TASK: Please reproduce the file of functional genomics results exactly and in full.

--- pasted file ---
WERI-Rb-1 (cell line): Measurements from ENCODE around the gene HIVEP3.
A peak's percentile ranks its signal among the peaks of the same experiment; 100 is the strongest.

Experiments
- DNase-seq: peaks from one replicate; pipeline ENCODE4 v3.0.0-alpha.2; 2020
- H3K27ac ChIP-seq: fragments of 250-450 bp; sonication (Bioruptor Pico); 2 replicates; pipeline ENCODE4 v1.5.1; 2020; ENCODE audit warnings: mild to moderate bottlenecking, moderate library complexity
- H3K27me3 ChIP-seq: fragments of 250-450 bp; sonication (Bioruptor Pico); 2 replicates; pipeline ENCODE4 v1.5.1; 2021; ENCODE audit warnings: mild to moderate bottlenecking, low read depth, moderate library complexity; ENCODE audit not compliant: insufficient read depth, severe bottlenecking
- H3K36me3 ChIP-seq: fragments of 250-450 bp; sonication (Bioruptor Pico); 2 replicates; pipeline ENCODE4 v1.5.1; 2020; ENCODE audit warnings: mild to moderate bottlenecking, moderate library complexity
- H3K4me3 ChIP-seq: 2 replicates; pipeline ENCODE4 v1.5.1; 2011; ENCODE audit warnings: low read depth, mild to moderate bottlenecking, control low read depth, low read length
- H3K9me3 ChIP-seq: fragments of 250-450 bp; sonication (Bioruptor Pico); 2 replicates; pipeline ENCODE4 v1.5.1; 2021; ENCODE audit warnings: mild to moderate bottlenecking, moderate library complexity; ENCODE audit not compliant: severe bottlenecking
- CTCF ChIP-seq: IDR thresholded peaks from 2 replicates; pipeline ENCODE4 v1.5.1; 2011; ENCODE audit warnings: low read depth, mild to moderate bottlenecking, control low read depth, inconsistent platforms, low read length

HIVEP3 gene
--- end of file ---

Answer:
WERI-Rb-1 (cell line): Measurements from ENCODE around the gene HIVEP3.
A peak's percentile ranks its signal among the peaks of the same experiment; 100 is the strongest.

Experiments
- DNase-seq: peaks from one replicate; pipeline ENCODE4 v3.0.0-alpha.2; 2020
- H3K27ac ChIP-seq: fragments of 250-450 bp; sonication (Bioruptor Pico); 2 replicates; pipeline ENCODE4 v1.5.1; 2020; ENCODE audit warnings: mild to moderate bottlenecking, moderate library complexity
- H3K27me3 ChIP-seq: fragments of 250-450 bp; sonication (Bioruptor Pico); 2 replicates; pipeline ENCODE4 v1.5.1; 2021; ENCODE audit warnings: mild to moderate bottlenecking, low read depth, moderate library complexity; ENCODE audit not compliant: insufficient read depth, severe bottlenecking
- H3K36me3 ChIP-seq: fragments of 250-450 bp; sonication (Bioruptor Pico); 2 replicates; pipeline ENCODE4 v1.5.1; 2020; ENCODE audit warnings: mild to moderate bottlenecking, moderate library complexity
- H3K4me3 ChIP-seq: 2 replicates; pipeline ENCODE4 v1.5.1; 2011; ENCODE audit warnings: low read depth, mild to moderate bottlenecking, control low read depth, low read length
- H3K9me3 ChIP-seq: fragments of 250-450 bp; sonication (Bioruptor Pico); 2 replicates; pipeline ENCODE4 v1.5.1; 2021; ENCODE audit warnings: mild to moderate bottlenecking, moderate library complexity; ENCODE audit not compliant: severe bottlenecking
- CTCF ChIP-seq: IDR thresholded peaks from 2 replicates; pipeline ENCODE4 v1.5.1; 2011; ENCODE audit warnings: low read depth, mild to moderate bottlenecking, control low read depth, inconsistent platforms, low read length

HIVEP3 gene